A Musical Legacy of Epic Proportions

wheatfield at ausitn city limits
Wheatfield at Austin City Limits, 1976, left to right: Bob Russell, Connie Mims, Damian Hevia (drums), and Craig Calvert. (Courtesy of the Wheatfield and St. Elmo’s Fire collection, Woodson Research Center, Fondren Library, Rice University).

A Musical Legacy of Epic Proportions

By Diana Finlay Hendricks

The Center for Texas Music History celebrates 20 years

If the the essence of Texas music is storytelling, then the story of Texas music itself would make for a song of truly epic proportions — and one incorporating the distinctive sounds and colors of just about every genre imaginable. To sing and tell it all around a campfire, you’d need a forest full of firewood just to make it to the second verse. 

The Center for Texas Music History at Texas State University is celebrating its 20th anniversary this fall. Dr. Jason Mellard, who was named director of the center in 2018, is looking forward to the next 20 years. A historian by profession, Mellard has deep roots in South Texas, along with a doctorate in American studies from The University of Texas at Austin and a master’s degree in history from Texas A&M University. He has been teaching at Texas State since 2012 and turned his dissertation into an award-winning book, Progressive Country: How the 1970s Transformed the Texan in Popular Culture (University of Texas Press, 2013). 

black and white photo of musicians performing on stage
Big Mama Thornton at the Vulcan Gas Company, 1969. (Photo by and Courtesy of Burton Wilson).

Texas State professors Dr. Gary Hartman and Dr. Gregg Andrews established the center in 1999 within the Department of History. It remains the only comprehensive, university-based center of its kind, providing a full range of programs devoted to the preservation and study of Texas music, from its roots to its present and future. 

“Texas really is a special place, historically, culturally, and musically,” says Hartman. “There are plenty of states that have rich musical histories and even diverse musical histories, but I don’t think there is any place quite like Texas. Texas is so big. It encompasses such a large area and such a diverse population, but it’s also literally at the crossroads of Latin America, the Deep South, the American West, and Upper Midwest. Texas is ideally located right in the middle of it all.”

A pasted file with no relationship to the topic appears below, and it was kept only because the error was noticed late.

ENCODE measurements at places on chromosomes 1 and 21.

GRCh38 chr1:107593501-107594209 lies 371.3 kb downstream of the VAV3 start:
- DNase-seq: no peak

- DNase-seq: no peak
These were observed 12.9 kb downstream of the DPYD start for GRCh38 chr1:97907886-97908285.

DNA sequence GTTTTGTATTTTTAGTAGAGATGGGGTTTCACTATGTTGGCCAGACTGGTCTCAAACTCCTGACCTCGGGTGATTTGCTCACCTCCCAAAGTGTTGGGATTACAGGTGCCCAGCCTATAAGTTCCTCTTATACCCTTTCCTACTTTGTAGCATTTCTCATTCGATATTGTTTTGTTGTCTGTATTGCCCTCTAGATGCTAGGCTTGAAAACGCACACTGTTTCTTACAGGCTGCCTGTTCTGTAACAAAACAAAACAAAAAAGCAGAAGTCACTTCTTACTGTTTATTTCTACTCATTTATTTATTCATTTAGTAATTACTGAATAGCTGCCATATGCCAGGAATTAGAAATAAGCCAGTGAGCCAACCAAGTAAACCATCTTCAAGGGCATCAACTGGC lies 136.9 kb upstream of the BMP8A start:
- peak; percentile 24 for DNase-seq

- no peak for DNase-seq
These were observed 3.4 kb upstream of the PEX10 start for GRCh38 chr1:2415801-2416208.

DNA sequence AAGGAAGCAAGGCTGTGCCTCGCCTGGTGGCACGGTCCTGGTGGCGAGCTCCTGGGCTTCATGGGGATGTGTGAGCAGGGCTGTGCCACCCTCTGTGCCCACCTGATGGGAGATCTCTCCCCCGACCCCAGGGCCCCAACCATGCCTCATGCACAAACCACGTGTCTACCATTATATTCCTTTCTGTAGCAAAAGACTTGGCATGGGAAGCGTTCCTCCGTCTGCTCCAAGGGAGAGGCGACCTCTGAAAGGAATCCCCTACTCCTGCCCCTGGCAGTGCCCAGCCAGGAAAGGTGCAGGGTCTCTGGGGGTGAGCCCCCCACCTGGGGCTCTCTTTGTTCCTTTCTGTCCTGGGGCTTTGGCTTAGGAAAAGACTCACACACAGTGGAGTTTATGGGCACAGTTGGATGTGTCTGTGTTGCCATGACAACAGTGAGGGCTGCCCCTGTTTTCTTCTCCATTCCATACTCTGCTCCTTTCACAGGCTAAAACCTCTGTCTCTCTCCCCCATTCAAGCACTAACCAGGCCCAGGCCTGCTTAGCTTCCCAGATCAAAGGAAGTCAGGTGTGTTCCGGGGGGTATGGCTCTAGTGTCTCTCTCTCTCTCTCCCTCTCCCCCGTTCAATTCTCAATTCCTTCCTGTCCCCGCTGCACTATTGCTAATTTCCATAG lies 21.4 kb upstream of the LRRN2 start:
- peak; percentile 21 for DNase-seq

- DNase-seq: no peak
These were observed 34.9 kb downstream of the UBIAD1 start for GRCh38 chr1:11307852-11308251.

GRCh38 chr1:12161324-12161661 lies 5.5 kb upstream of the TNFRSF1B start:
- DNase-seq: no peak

Consequently, Texas music is not so much a separate genre as it is an important part of every musical genre, with roots going into virtually every society around the world.

“The center works to document, preserve, and celebrate the diverse musical heritage of the Lone Star State. From the country jazz of Bob Wills’ western swing to the pioneering electric guitar of T-Bone Walker, from Narciso Martinez’s conjunto accordion to Lydia Mendoza’s heartbreak songs, from Janis Joplin’s wail to DJ Screw’s mixtapes, few states — perhaps no other state — have had the impact that Texas has had in American music,” says Mellard. 

Bob wills and his texas players performing
Bob Wills and His Texas Playboys performing on an ABC radio broadcast, 1946. (Courtesy Johnny Cuviello).

Over the past 20 years, the center has collaborated on a variety of projects with organizations such as the Smithsonian Institution, the National Endowment for the Humanities, PBS, National Public Radio, Humanities Texas, the Texas Music Office in the Office of the Governor, the Bob Bullock Texas State History Museum, and the Texas State Historical Association. 

“The most important work we are engaged in today is creating original research, making Texas State the academic presence for this subject matter. We are developing the next generations of scholars, a network of historians and writers, who will consider Texas State their scholarly home,” Mellard says. 

He adds that the center is intersecting with Texas State’s public history program, working in music heritage tourism, which is a growth field in Texas, The Wittliff Collection’s new Texas Music Collection, and the Texas Music Office. Beyond the research and study of Texas music, the center is growing academically on the San Marcos Campus, with a broad range of upper-division, writingintensive, genre-based history courses, taught by acclaimed musicologists and historians. 

Building on the foundation that Hartman and others created, Mellard is reinvigorating the programming. Rather than one large event per year, they are hosting several more intimate events, diversifying and offering more opportunities for students and alums, as well as the Central Texas community to attend. 

The Center for Texas Music History has a bright future in its study of the past. As writer Joe Nick Patoski says, “It’s telling the story.” 


The Center for Texas Music History produces The Journal of Texas Music History, an annual scholarly magazine that is free to anyone requesting a subscription via the center’s mailing list.

• To request, send an email to jasonmellard@txstate.edu or krb121@txstate.edu.

• Online issues can also be found here: txstate.edu/ctmh/publications/journal.html

In addition to the journal, the center’s other publishing projects include the John and Robin Dickson Series in Texas Music, an award-winning book series in partnership with Texas A&M University Press, and The Handbook of Texas Music, produced in collaboration with the Texas State Historical Association. For more information about the Dickson book series, visit txstate.edu/ctmh/publications/dickson-series.html.